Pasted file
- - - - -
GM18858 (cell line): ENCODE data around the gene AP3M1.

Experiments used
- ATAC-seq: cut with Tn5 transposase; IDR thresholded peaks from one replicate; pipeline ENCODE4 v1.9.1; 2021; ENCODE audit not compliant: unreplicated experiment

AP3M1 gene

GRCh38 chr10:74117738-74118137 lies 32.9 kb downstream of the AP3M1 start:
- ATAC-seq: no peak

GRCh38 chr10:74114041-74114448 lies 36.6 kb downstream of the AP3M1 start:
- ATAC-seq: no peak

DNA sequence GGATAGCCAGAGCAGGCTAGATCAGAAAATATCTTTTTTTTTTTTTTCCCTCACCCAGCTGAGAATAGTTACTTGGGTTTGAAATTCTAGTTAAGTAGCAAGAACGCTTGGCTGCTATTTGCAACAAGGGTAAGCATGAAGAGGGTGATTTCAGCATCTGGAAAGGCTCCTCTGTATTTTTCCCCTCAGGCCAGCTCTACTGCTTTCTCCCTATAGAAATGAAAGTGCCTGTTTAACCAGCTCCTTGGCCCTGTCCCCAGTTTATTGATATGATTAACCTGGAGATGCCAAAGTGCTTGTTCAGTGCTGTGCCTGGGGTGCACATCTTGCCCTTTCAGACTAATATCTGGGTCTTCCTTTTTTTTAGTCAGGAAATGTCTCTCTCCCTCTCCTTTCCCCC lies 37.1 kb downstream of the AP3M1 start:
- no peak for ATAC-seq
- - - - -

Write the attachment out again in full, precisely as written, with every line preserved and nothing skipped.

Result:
GM18858 (cell line): ENCODE data around the gene AP3M1.

Experiments used
- ATAC-seq: cut with Tn5 transposase; IDR thresholded peaks from one replicate; pipeline ENCODE4 v1.9.1; 2021; ENCODE audit not compliant: unreplicated experiment

AP3M1 gene

GRCh38 chr10:74117738-74118137 lies 32.9 kb downstream of the AP3M1 start:
- ATAC-seq: no peak

GRCh38 chr10:74114041-74114448 lies 36.6 kb downstream of the AP3M1 start:
- ATAC-seq: no peak

DNA sequence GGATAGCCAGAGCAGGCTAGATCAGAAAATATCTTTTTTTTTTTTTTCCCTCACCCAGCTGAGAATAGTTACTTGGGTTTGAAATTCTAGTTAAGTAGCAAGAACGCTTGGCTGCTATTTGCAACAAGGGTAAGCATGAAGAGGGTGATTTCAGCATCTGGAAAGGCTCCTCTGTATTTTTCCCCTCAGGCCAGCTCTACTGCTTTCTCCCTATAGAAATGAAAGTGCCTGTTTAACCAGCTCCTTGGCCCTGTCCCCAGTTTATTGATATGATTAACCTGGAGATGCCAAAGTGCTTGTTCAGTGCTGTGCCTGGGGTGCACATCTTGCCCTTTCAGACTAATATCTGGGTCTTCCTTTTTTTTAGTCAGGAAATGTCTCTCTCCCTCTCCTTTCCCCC lies 37.1 kb downstream of the AP3M1 start:
- no peak for ATAC-seq